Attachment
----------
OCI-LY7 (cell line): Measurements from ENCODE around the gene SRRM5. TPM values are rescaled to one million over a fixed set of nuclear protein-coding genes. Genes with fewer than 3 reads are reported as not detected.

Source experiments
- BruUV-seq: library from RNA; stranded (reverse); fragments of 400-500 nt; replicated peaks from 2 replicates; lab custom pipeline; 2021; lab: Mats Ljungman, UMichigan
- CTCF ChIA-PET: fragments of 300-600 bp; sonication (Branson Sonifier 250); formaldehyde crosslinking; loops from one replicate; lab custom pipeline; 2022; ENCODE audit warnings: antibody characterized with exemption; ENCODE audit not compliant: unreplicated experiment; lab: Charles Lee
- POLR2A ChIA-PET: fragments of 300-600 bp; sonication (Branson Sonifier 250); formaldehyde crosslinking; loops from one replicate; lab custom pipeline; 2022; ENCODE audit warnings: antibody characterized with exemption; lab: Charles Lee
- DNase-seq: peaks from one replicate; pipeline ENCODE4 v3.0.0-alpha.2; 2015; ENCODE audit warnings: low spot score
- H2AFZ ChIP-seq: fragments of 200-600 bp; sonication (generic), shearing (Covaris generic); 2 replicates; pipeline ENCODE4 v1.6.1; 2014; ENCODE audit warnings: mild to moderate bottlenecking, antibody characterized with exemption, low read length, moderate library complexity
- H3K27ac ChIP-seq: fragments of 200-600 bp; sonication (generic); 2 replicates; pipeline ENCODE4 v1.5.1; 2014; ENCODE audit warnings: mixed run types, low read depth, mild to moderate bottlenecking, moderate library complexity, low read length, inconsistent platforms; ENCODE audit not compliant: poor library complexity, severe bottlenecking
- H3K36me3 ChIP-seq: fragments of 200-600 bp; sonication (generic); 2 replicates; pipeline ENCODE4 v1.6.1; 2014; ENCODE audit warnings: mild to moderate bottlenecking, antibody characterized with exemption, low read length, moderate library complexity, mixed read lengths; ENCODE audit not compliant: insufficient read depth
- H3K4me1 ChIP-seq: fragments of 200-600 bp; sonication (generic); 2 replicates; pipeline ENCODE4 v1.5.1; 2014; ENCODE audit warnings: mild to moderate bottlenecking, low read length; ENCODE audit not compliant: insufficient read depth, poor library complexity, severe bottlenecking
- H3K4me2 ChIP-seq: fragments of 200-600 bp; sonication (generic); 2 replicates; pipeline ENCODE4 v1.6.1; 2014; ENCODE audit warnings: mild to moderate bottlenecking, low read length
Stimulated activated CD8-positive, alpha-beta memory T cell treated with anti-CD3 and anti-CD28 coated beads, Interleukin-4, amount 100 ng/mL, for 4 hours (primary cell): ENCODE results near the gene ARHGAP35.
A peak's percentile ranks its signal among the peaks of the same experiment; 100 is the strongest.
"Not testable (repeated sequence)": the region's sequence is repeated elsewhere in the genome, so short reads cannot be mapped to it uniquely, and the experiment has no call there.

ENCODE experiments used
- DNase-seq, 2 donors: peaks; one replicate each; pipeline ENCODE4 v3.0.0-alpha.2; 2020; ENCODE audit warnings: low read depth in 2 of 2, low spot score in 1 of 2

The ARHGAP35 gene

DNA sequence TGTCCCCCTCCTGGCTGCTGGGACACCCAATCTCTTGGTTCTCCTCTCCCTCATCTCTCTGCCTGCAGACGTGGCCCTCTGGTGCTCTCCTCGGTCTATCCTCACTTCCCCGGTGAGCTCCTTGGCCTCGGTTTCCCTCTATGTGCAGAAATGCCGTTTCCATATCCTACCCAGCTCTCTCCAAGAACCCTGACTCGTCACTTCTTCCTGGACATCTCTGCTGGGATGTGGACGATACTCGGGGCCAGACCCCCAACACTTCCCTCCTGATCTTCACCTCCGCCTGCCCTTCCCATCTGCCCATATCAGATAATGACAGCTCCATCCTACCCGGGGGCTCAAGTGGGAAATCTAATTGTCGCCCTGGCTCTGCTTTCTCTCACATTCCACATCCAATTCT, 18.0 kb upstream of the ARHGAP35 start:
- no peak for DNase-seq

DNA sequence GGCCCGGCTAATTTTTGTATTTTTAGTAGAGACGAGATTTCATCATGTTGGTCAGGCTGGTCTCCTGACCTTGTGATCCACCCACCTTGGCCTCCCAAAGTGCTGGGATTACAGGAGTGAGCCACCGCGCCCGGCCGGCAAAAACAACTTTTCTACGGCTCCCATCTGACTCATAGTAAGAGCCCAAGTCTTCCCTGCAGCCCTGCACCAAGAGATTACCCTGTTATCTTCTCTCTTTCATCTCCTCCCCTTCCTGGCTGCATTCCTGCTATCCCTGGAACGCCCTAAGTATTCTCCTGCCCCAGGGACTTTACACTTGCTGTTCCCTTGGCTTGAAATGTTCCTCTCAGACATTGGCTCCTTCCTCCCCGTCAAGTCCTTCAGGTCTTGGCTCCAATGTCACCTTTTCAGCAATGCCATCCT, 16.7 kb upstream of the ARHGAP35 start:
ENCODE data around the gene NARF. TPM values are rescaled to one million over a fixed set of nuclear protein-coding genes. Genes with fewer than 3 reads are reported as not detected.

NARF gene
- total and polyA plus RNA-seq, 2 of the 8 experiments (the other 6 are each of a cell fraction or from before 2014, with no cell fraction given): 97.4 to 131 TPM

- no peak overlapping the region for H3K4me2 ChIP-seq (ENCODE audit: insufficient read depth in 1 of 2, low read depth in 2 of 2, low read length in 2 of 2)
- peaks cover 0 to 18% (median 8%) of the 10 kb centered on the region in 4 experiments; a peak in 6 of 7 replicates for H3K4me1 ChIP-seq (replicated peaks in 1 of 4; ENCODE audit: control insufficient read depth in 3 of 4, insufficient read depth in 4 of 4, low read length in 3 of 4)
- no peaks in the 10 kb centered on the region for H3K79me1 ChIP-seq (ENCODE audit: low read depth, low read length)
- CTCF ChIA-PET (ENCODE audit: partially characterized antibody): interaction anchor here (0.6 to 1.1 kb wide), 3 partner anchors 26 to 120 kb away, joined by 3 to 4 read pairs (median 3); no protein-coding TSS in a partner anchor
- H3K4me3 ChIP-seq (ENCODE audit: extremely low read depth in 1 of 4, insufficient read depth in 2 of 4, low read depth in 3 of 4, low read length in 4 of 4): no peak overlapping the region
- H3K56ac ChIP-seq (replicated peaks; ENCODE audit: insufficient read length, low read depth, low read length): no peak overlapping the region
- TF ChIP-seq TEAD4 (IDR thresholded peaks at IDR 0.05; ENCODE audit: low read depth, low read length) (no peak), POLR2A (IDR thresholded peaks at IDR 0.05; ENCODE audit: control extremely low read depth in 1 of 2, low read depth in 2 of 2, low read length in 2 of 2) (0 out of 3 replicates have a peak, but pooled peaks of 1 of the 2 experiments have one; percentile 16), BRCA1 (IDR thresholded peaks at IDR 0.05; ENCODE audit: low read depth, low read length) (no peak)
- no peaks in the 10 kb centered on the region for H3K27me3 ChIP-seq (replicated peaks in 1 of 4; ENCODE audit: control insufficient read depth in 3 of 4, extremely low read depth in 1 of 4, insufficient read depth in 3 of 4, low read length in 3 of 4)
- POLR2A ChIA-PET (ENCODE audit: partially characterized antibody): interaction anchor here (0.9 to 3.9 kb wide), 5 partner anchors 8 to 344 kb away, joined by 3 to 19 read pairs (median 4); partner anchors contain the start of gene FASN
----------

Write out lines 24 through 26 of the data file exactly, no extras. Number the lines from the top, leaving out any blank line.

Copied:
- no peak overlapping the region for H3K4me2 ChIP-seq (ENCODE audit: insufficient read depth in 1 of 2, low read depth in 2 of 2, low read length in 2 of 2)
- peaks cover 0 to 18% (median 8%) of the 10 kb centered on the region in 4 experiments; a peak in 6 of 7 replicates for H3K4me1 ChIP-seq (replicated peaks in 1 of 4; ENCODE audit: control insufficient read depth in 3 of 4, insufficient read depth in 4 of 4, low read length in 3 of 4)
- no peaks in the 10 kb centered on the region for H3K79me1 ChIP-seq (ENCODE audit: low read depth, low read length)